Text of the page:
Council President Paula Hicks-Hudson, right, said the recommendations from a salary review and recommendation will be presented as emergency ordinances.
A proposed increase in the mayor of Toledo's salary, as well as pay increases for City Council, will be presented at council’s April 30 meeting.
During a committee-of-the-whole meeting on Tuesday, council President Paula Hicks-Hudson said the recommendations from a salary review and recommendation will be presented as emergency ordinances and the three readings will be waived.
The salary review commission determined that the mayor's salary should be increased 11 percent to $136,000 from $122,400.
The commission also determined that the salary of a councilman should increase 18 percent to $32,500 from $27,500.
The mayor’s salary was reduced from $136,000 to $122,400 four years ago when Democrat Carty Finkbeiner was mayor.
The reduced salary is paid to Mayor Mike Bell.
Commission member Mary Karazim, of the League of Women Voters, said the group members analyzed council and mayoral salaries in Columbus, Cleveland, Cincinnati, Akron, Dayton, and Fort Wayne, Ind.
Four commission members outlined the factors behind the recommendations.
Ms. Karazim said the group discussed the job duties of council members and agreed that being a council member is not a part-time job.
“We did a lot of discussions about what's expected, all of the places, events, strange hours that you experience,” she told council.
Commission member Michael Alexander of the NAACP said the group said the recommendations were not politically motivated.
“We felt that the job was basically evolving,” he said. “Toledo is a progressive city.”
Because many of the other cities gave council members increases, Mr. Alexander said that to keep going in an upward direction, an “uptick” in salaries was necessary.
But Betsy Dieball of the Toledo Regional Chamber of Commerce, another commission member, said time was another factor in the commission's decisions.
“If there's no increase now, you have to wait another four years,” she said.
The commission, established by the city charter, meets once every four years. Ms. Dieball said council salaries have not increased since 2002.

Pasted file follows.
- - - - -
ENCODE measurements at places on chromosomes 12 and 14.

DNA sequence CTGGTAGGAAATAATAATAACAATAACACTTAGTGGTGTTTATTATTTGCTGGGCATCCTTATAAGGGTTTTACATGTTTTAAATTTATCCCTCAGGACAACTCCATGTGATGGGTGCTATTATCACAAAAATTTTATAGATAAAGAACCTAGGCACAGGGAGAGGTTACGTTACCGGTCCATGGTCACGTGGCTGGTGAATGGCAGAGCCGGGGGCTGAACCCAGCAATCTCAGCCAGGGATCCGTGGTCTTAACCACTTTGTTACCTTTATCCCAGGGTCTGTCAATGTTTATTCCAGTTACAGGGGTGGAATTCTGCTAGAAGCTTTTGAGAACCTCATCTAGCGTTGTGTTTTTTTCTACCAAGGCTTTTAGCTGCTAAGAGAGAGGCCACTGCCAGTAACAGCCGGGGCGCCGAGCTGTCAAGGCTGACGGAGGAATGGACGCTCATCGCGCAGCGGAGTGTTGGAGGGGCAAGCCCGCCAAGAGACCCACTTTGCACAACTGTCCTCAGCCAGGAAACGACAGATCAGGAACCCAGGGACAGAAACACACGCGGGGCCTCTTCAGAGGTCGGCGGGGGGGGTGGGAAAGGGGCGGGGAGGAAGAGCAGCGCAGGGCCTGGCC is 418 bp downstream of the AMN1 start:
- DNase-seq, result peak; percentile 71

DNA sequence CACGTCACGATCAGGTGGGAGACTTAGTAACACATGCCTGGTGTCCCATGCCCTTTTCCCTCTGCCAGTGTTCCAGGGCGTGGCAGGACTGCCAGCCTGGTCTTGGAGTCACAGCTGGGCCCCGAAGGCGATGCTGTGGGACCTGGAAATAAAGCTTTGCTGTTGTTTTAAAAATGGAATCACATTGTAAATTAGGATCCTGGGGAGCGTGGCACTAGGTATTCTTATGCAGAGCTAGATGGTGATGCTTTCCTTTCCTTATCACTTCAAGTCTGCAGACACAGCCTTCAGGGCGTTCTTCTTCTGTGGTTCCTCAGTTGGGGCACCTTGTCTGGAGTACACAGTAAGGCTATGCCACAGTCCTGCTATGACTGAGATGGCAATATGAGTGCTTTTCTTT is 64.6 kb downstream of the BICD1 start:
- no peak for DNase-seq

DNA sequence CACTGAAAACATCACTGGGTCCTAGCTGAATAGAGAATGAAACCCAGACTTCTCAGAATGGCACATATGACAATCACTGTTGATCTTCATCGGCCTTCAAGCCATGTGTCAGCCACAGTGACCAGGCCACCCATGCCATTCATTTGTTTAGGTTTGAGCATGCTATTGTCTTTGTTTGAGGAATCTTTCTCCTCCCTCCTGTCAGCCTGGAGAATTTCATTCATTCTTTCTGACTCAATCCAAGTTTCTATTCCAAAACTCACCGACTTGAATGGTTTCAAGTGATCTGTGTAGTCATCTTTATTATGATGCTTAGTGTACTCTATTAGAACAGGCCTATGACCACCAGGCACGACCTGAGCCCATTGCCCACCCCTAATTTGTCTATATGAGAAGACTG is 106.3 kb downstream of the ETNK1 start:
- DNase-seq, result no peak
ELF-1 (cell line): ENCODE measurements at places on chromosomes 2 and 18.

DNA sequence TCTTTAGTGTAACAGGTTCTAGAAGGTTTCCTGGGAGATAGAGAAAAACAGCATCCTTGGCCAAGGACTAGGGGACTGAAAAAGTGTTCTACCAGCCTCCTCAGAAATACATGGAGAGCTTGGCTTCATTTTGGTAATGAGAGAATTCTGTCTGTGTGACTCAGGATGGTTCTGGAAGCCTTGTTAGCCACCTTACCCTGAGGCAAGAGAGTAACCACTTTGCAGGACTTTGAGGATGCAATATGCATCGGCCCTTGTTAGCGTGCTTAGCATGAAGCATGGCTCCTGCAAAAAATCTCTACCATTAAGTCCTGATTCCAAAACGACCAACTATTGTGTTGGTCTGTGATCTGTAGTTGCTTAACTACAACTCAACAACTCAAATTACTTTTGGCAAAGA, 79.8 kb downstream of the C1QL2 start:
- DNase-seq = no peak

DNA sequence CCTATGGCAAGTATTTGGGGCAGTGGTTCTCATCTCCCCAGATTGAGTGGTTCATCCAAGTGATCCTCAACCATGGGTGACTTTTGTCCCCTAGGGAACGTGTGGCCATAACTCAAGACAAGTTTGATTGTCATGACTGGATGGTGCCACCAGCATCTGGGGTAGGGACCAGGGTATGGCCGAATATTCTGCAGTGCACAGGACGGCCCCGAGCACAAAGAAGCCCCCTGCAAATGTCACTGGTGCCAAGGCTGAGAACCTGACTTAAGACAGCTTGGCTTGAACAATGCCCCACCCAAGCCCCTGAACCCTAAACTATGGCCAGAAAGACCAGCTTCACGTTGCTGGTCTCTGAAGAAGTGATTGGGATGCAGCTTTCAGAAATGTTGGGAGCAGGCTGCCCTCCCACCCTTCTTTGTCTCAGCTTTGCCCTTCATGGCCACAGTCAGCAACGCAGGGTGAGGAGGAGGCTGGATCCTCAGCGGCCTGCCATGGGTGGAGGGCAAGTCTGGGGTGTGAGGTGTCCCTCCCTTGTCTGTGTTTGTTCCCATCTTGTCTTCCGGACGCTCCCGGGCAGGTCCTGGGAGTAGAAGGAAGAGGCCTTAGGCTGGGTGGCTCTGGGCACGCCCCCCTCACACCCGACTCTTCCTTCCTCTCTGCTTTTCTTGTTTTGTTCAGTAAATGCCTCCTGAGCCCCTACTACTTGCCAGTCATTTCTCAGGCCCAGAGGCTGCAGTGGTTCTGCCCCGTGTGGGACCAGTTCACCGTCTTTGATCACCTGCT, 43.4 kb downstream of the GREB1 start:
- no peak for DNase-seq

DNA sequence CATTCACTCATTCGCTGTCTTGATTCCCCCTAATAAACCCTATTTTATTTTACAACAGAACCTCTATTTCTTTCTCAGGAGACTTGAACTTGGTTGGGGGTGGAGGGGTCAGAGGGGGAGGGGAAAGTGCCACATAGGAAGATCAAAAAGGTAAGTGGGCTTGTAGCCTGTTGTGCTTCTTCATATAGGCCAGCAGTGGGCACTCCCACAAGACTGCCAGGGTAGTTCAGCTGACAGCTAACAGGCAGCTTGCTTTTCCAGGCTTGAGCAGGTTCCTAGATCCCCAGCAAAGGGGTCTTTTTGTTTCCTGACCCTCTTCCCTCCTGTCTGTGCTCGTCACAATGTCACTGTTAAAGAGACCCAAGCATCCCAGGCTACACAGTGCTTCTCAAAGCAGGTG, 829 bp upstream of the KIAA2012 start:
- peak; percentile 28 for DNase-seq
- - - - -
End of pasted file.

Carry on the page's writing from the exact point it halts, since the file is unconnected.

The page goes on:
Some council members said they would not vote in favor of the two recommendations.
“I'm not going to be supporting this,” Councilman D. Michael Collins said, citing “Mayor Bell and his executive staff never participated in salary and/or pension pickups, after the budget review in 2010. All other employees [classified] agreed to or unilaterally received reductions in both,” he read from a statement that he distributed at the meeting.
Councilman Joe McNamara said he also would not support the recommendation, pointing to the Lucas County unemployment rate of 9.1 percent.
No one in the audience spoke about the commission's recommendations.
No councilmen spoke in favor of the recommendations, although Councilman Rob Ludeman said an extra salary increase could allow council members to attend more community events, because councilmen no longer receive monthly stipends.
Mr. Ludeman said that some events they attend have costly ticket prices, ranging from $100 to $200.
He said members used to get an extra $200 stipend a month that they could use for mileage or event tickets, but council members elected not to use it.
“We eliminated that from our budget when times got tough, a few years back,” he said.
Mayor Bell, who was in Columbus on Tuesday testifying against a bill that would ban red light and speed cameras, did not attend the meeting.
If the increases are approved, they would be for officials elected in November and would not be effective until Jan. 2, 2014.
Contact Kelly McLendon at: email@example.com, 419-724-6522, or on Twitter @KMcBlade.